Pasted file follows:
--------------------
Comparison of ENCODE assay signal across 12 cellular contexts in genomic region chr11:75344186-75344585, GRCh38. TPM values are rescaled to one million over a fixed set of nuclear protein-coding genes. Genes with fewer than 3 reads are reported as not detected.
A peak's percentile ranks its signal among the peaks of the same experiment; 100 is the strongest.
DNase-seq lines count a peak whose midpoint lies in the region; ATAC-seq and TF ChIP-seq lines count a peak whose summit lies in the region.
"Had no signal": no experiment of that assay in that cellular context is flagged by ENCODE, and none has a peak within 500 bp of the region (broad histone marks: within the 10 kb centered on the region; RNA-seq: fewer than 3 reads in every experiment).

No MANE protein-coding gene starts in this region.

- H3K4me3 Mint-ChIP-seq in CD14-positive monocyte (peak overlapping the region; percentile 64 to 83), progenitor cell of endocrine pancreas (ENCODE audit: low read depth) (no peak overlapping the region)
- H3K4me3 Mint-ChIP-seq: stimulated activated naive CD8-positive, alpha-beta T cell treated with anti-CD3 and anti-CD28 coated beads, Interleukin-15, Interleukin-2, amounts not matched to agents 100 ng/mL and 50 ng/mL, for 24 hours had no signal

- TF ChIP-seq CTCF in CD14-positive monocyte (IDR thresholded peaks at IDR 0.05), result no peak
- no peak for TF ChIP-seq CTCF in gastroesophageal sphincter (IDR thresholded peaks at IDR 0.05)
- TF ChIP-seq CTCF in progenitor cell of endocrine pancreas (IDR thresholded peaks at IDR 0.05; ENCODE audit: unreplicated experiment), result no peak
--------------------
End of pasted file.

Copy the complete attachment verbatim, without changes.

Comparison of ENCODE assay signal across 12 cellular contexts in genomic region chr11:75344186-75344585, GRCh38. TPM values are rescaled to one million over a fixed set of nuclear protein-coding genes. Genes with fewer than 3 reads are reported as not detected.
A peak's percentile ranks its signal among the peaks of the same experiment; 100 is the strongest.
DNase-seq lines count a peak whose midpoint lies in the region; ATAC-seq and TF ChIP-seq lines count a peak whose summit lies in the region.
"Had no signal": no experiment of that assay in that cellular context is flagged by ENCODE, and none has a peak within 500 bp of the region (broad histone marks: within the 10 kb centered on the region; RNA-seq: fewer than 3 reads in every experiment).

No MANE protein-coding gene starts in this region.

- H3K4me3 Mint-ChIP-seq in CD14-positive monocyte (peak overlapping the region; percentile 64 to 83), progenitor cell of endocrine pancreas (ENCODE audit: low read depth) (no peak overlapping the region)
- H3K4me3 Mint-ChIP-seq: stimulated activated naive CD8-positive, alpha-beta T cell treated with anti-CD3 and anti-CD28 coated beads, Interleukin-15, Interleukin-2, amounts not matched to agents 100 ng/mL and 50 ng/mL, for 24 hours had no signal

- TF ChIP-seq CTCF in CD14-positive monocyte (IDR thresholded peaks at IDR 0.05), result no peak
- no peak for TF ChIP-seq CTCF in gastroesophageal sphincter (IDR thresholded peaks at IDR 0.05)
- TF ChIP-seq CTCF in progenitor cell of endocrine pancreas (IDR thresholded peaks at IDR 0.05; ENCODE audit: unreplicated experiment), result no peak